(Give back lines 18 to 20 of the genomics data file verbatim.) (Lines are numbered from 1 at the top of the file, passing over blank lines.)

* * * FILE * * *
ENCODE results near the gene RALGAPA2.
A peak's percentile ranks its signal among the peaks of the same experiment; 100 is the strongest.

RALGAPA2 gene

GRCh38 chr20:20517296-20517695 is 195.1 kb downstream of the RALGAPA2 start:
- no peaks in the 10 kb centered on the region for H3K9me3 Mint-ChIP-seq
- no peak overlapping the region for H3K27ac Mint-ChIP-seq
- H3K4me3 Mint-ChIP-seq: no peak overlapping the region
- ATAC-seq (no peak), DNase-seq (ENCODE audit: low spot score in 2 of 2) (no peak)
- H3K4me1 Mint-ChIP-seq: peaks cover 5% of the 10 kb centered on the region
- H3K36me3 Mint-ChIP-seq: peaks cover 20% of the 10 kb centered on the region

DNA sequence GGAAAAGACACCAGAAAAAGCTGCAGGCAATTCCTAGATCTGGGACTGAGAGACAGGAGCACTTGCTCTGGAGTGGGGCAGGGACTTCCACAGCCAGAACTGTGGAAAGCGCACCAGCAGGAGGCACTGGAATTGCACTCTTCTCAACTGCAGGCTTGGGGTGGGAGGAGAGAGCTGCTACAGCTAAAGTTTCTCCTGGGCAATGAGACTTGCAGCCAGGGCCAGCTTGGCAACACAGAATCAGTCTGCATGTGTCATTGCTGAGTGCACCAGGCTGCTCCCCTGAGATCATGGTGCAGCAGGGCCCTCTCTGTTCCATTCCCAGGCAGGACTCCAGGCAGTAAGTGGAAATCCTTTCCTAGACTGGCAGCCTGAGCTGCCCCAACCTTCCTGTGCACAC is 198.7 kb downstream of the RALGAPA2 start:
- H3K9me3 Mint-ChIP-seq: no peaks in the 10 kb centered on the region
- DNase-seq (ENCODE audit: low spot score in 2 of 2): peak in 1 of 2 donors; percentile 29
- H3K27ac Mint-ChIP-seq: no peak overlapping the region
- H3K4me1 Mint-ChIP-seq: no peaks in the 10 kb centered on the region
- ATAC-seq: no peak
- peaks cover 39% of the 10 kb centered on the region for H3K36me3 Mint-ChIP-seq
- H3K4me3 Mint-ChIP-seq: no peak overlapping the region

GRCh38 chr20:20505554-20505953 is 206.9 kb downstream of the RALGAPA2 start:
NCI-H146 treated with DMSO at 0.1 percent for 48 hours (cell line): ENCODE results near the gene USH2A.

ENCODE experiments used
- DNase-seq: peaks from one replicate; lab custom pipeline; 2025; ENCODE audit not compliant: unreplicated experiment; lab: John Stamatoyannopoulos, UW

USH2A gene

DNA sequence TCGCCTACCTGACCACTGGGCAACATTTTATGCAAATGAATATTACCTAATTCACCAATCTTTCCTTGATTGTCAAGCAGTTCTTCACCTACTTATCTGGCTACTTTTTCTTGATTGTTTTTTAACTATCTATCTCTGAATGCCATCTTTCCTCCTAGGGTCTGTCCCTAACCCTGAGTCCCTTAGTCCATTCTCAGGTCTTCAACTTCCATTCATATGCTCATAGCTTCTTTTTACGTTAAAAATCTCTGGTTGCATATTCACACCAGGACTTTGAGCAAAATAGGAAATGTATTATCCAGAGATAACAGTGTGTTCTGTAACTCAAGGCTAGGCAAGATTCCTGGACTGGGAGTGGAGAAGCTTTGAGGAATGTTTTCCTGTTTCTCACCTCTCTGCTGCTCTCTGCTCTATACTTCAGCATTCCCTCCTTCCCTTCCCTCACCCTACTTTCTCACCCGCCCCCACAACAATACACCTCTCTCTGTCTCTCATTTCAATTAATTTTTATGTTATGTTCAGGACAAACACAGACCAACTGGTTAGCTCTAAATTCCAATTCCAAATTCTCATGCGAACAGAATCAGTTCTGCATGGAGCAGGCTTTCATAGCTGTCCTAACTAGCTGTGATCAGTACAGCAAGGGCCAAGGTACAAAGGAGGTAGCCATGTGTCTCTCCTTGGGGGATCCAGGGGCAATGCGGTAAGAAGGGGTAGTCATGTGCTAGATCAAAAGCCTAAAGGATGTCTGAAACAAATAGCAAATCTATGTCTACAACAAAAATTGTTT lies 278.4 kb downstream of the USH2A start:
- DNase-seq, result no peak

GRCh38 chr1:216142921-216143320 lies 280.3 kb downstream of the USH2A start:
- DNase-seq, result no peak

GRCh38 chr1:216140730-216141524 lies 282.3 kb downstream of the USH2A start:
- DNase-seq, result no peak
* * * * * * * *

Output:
- H3K4me3 Mint-ChIP-seq: no peak overlapping the region

GRCh38 chr20:20505554-20505953 is 206.9 kb downstream of the RALGAPA2 start:
NCI-H146 treated with DMSO at 0.1 percent for 48 hours (cell line): ENCODE results near the gene USH2A.